On January 11, renowned Coptic Orthodox priest Abouna Makary Younan (1934-2022) died in Cairo of complications from COVID-19. His death quickly followed that of his wife Mama Souna, who suffered from the same illness and passed away on January 7. Based in the old Coptic Orthodox Cathedral of St. Mark in Cairo’s Azbakiyya district, the oft-controversial preacher was famous for his charismatic style, for his miracles, singing, and capacity to perform exorcisms. Abouna Makary’s popularity grew exponentially since the mid-2000s, when his sermons and church services began to appear on Christian television channels in the Middle East. For more than fifteen years, he honed a particularly captivating televisual style that touched millions of viewers and influenced scores of preachers on Arabic Christian channels.
Sabry Younan ‘Abd al-Malik was born in the Upper Egyptian town of Maragha, near Sohag. He was educated to be a teacher and then worked as a government civil servant for several years, but after receiving a diploma from the Coptic Clerical College, his interest in devoting a life to the church intensified. While living in Cairo in the 1970s, he served with Abouna Zakaria Botros, priest at St. Mark’s Coptic Orthodox Church in Heliopolis. Then, Abouna Zakaria—a towering if controversial Christian media figure in his own right—was known for organizing a weekly meeting at St. Mark’s, attended by hundreds and marked by the practice of exorcisms and exuberant singing. It is said that Sabry honed his talents for leading praise and worship during these meetings.
The Eucharist or communion is one of
seven sacraments at the heart of the Coptic Orthodox faith. The sacrament takes
place during the Liturgy of the Faithful—the “Anaphora,” which concludes with
receiving communion. Copts consider communion as a “mystery.” They favor the
older verbiage of “change,” meaning that the elements of communion literally turn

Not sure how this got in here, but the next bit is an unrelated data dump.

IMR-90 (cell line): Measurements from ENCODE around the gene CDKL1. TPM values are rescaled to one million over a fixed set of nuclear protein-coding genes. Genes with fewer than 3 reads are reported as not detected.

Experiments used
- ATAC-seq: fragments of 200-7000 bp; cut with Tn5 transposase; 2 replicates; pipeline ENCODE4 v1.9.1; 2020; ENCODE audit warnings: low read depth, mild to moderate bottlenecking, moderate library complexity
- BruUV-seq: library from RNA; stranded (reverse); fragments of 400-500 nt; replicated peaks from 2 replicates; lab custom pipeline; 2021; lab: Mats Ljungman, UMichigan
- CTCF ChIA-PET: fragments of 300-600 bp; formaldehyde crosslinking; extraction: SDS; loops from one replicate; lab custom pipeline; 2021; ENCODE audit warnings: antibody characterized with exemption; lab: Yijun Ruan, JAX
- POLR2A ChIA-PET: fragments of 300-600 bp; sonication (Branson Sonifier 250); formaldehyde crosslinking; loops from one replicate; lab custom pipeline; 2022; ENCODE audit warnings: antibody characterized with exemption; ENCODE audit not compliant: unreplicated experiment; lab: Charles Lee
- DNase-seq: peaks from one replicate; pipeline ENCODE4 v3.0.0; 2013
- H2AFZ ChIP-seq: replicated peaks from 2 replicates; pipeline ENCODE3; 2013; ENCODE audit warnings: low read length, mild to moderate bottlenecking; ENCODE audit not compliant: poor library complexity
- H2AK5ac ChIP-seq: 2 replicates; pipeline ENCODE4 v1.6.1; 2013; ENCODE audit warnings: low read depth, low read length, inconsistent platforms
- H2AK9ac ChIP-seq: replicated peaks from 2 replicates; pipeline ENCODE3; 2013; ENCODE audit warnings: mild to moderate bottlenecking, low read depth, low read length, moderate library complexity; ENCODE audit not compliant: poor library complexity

into the body and blood of Christ, and avoid terms more commonly used in
Western traditions such as “transubstantiation” (Catholicism) and
“consubstantiation” (Lutheranism). But like many other Christians, Copts believe
in the doctrine of the “Real Presence of Christ in the Eucharist.”
Communion wine in the Coptic Church today, as in most Orthodox churches, is distributed by a long-handled spoon which scoops the wine from the chalice into the mouth. Not too long ago, a Coptic parishioner expressed concern about this shared spoon that might be placed inside the mouths of dozens, if not hundreds, of parishioners during a single liturgy. In response, the Coptic Orthodox Diocese of Southern United States stated that “[t]he holy body and holy blood of our Lord Jesus Christ is a burning fire that purges and cleanses us from all sin. There is no documented evidence of any communicable diseases anywhere in the world stemming from partaking of the Holy Eucharist in this manner.” The Coptic Church is certainly not alone in this position: on the common spoon, the Orthodox Research Institute has also indicated that “from a purely microbiological perspective, the sweet red wine used in communion is typically high in alcoholic content” and therefore “invisible microbes that may enter our mouths from the previous communicant are harmless.”